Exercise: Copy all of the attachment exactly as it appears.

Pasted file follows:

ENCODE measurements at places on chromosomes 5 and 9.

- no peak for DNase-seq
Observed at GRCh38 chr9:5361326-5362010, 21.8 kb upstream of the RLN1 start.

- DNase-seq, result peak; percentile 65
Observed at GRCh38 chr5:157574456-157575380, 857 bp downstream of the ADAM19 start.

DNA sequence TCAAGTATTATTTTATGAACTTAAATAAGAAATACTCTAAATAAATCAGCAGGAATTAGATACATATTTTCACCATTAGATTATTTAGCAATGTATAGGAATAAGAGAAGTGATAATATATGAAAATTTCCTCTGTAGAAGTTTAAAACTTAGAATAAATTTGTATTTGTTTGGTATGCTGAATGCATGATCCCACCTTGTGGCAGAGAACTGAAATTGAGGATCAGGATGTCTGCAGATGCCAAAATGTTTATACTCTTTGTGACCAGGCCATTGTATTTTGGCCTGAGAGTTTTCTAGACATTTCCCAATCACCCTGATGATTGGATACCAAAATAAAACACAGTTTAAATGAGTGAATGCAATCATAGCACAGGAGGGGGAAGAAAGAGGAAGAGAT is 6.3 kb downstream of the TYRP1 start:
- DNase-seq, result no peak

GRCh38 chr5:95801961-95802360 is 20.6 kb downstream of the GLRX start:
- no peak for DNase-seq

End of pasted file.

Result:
ENCODE measurements at places on chromosomes 5 and 9.

- no peak for DNase-seq
Observed at GRCh38 chr9:5361326-5362010, 21.8 kb upstream of the RLN1 start.

- DNase-seq, result peak; percentile 65
Observed at GRCh38 chr5:157574456-157575380, 857 bp downstream of the ADAM19 start.

DNA sequence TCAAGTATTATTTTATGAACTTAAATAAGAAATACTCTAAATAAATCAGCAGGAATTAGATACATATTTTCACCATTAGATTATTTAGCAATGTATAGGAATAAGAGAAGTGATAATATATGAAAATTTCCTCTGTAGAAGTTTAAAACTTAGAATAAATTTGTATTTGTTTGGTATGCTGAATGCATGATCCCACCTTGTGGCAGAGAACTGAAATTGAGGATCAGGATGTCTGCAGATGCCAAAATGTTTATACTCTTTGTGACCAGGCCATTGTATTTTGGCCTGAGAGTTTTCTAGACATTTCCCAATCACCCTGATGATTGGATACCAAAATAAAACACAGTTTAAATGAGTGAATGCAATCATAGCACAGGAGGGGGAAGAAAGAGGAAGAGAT is 6.3 kb downstream of the TYRP1 start:
- DNase-seq, result no peak

GRCh38 chr5:95801961-95802360 is 20.6 kb downstream of the GLRX start:
- no peak for DNase-seq